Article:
The constant subject of quarterback chatter, the Las Vegas Raiders recently signed Marcus Mariota. Yet, it might be the signal caller they passed on that will come back to haunt them.
In last year’s draft, the Raiders were on the clock when they opted to choose Trayvon Mullen, a cornerback from Clemson, with the 40th pick of the second round. While doing so, they left on the the board Drew Lock, the quarterback from Missouri who ended up going to the Broncos with the 42nd selection. Knowing the facts, it’s fair to wonder if the the Raiders should’ve taken a chance and picked Lock to sit behind Derek Carr rather than going with Nathan Peterman and Mike Glennon. There’s a few factors at play here, so let’s take a look.
The Gruden and Carr Effect
Head coach Jon Gruden’s most remarkable seasons have been with veteran quarterbacks under center. He coached Rich Gannon to his best individual years and won a Super Bowl with Brad Johnson. Meanwhile, he was a failure with Chris Simms and Bruce Gradkowski. It’s entirely plausible that the Raiders passed on Lock as a show of faith to Carr. After all, if the team had drafted a quarterback in the second round, how much confidence would that have shown on Carr publicly? We saw what happened last season, despite a “statistically good” year, whenever the Raiders faltered and struggled, it was Carr who incurred everyone’s wrath. A rookie with hype breathing down his neck might’ve led to a disaster, or it could’ve signaled the beginning of a new era.
Need Over Want
Another tangible that may have played in the Lock decision was the fact the Raiders needed defense. No one knows the inner workings of Gruden and general manager Mike Mayock, no matter how much insiders claim otherwise. Gruden, a proclaimed quarterback guru would’ve certainly liked a shot at Lock, again hypothetically speaking.
As far as Mullen’s concerned, the Raiders got themselves a starting cornerback, so as far as addressing an immediate need, the right call was made. Likewise, it seems like cornerback is a need for the Raiders on a yearly basis, so in retrospect, would you have rather picked a cornerback or a potential franchise quarterback? Again, I emphasize potential, which is better than what you already know you have with Carr, and as much it’ll irk some fanatics, he’s not a franchise quarterback.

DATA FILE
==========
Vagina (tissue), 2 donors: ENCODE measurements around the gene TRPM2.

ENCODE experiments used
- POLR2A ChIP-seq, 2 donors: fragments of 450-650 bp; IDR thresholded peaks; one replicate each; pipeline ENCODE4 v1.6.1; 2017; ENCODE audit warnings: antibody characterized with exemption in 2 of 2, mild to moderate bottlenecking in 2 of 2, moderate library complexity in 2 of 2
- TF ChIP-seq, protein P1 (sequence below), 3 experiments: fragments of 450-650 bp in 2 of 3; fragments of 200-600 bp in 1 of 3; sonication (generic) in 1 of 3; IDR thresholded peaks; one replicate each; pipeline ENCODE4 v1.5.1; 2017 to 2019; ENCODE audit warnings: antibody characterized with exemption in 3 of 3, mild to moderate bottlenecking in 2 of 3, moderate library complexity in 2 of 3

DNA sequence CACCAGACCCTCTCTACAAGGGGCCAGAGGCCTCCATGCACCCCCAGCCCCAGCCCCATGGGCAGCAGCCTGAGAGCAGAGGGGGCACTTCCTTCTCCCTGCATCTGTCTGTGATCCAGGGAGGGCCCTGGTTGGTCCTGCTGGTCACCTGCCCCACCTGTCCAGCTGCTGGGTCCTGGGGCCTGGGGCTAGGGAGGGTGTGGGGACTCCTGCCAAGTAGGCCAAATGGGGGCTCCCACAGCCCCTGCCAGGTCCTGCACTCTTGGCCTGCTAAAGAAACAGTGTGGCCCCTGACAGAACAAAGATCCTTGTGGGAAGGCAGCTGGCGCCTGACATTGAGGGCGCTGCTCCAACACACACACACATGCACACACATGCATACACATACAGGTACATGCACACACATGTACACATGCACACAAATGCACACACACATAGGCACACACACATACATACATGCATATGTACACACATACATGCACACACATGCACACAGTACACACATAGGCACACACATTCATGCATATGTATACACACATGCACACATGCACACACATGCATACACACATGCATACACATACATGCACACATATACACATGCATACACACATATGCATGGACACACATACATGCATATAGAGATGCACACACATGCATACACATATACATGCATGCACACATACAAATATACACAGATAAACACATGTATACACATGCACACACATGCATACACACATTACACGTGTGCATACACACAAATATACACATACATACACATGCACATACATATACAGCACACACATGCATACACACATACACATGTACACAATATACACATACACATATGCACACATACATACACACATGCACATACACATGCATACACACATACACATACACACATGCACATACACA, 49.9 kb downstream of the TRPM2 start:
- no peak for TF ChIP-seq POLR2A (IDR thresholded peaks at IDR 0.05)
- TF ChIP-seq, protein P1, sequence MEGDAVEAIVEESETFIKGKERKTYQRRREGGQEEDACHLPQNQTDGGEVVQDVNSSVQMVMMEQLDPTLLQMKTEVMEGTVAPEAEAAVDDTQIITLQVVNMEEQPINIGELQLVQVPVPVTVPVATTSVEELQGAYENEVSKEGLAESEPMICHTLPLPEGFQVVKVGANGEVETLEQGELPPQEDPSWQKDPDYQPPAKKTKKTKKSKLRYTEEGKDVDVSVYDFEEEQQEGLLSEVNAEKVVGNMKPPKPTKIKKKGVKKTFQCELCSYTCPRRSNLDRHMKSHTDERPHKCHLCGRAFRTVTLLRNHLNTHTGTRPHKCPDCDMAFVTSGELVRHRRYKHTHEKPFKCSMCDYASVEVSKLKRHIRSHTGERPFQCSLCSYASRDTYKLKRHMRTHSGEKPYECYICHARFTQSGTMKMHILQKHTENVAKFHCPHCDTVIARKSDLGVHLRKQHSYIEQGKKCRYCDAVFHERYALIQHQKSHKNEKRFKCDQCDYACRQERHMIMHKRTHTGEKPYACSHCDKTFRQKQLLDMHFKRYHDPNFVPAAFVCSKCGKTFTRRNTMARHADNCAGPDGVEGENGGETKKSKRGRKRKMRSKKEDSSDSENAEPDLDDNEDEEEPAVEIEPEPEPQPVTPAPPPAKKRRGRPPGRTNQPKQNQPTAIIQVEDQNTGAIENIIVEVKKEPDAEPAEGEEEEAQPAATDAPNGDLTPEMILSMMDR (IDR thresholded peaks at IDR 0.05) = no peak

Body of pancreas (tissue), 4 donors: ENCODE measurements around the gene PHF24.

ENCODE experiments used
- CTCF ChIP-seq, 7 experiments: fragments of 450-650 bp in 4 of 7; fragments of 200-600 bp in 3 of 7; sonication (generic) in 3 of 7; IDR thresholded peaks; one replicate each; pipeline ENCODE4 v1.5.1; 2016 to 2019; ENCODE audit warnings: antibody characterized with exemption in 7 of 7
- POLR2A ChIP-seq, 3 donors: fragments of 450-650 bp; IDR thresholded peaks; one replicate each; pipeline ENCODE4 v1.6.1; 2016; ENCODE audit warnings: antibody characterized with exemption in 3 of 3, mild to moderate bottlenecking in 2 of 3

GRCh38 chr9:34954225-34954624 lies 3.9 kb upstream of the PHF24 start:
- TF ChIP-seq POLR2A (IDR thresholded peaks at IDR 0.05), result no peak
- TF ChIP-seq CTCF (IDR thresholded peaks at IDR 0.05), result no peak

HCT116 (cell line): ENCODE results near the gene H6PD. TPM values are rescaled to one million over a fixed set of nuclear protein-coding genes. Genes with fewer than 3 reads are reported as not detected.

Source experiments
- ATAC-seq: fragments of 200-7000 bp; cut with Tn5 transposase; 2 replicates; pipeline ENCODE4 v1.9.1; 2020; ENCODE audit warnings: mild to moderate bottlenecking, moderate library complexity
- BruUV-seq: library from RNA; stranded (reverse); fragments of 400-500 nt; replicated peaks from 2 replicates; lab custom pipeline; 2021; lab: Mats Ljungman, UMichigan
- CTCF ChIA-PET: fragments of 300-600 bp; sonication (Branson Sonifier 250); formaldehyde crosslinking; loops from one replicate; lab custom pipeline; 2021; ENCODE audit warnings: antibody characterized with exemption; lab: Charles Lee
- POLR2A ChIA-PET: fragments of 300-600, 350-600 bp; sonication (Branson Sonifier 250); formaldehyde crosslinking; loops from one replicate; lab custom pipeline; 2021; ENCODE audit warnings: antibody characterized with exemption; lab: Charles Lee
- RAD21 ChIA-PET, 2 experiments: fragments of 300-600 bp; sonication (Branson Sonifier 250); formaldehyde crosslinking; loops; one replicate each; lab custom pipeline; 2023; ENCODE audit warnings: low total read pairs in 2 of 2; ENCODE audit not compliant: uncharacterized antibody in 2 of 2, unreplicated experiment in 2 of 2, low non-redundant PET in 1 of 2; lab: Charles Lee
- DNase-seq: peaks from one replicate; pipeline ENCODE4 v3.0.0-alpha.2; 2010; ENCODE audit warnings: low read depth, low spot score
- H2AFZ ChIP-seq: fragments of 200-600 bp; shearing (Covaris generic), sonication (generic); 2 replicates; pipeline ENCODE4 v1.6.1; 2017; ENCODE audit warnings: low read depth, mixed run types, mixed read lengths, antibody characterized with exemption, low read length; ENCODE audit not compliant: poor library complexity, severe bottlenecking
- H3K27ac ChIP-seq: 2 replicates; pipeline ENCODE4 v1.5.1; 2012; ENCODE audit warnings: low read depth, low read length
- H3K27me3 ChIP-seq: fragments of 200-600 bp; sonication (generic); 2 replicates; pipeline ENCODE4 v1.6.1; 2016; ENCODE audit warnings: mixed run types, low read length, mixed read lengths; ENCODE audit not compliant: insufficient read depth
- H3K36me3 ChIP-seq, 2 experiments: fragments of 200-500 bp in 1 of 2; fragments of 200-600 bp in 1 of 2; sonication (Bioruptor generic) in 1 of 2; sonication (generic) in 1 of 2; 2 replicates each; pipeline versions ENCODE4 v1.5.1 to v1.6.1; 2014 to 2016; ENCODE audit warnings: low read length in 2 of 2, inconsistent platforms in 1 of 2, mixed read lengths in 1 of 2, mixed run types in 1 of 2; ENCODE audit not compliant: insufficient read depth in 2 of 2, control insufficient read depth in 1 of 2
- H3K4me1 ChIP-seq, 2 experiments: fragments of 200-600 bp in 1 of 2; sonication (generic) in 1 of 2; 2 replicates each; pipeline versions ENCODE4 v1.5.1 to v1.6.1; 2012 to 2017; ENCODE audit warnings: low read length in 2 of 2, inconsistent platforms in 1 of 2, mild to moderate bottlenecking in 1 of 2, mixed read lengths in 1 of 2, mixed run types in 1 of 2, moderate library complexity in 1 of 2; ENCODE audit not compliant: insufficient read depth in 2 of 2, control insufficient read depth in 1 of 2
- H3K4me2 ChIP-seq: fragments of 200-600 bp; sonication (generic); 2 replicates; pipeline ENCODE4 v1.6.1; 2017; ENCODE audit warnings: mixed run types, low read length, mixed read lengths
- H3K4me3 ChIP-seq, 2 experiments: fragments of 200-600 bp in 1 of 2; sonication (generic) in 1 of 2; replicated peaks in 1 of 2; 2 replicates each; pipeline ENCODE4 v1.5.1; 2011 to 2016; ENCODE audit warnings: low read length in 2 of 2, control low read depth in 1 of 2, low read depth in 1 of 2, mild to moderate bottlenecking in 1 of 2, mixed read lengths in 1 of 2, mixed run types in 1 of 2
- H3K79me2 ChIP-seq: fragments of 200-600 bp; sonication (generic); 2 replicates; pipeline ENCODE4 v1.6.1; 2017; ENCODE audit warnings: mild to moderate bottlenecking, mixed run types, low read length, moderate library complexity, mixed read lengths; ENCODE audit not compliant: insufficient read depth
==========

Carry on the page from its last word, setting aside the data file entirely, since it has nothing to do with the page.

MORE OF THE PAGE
What Might’ve Been…
Carr supporters will say you can’t judge Lock off a small sample as he’s only started five games in his career. However, that’s a flawed stance as Carr himself got the starting nod based off his rookie year preseason performances. So judging Lock with those performances in mind, it’s certainly fair. Don’t forget Lock came into a team that was also struggling. A completion percentage of 64.1 with seven touchdowns and only three interceptions in five games is a good start no matter how you look at it. His receivers last year gave him 553 passing yards after completion. Imagine what he could do with a revamped wide receiver corps with the likes of Laviska Shenault?
In The Pocket
Under pressure in those five games, Lock averaged 6.7 yards per scramble attempt once the pocket broke down. Speaking of protection, Lock had an average of 2.6 seconds to throw the ball last year. Carr had roughly the same amount of time (2.5) and we’ve already seen what he can do. But what could Lock do behind the Raiders monstrous offensive line and Josh Jacobs leading the running attack? It certainly sounds intriguing at the very least. Given the dominance of the Chiefs and Carr’s inability to win in cold weather, it’s possible that if Lock improves with better weapons, the Raiders could be a third place team for a long time.
In ten, maybe five years, the Raiders might be looking back at this snub and realize they probably backed the wrong horse.
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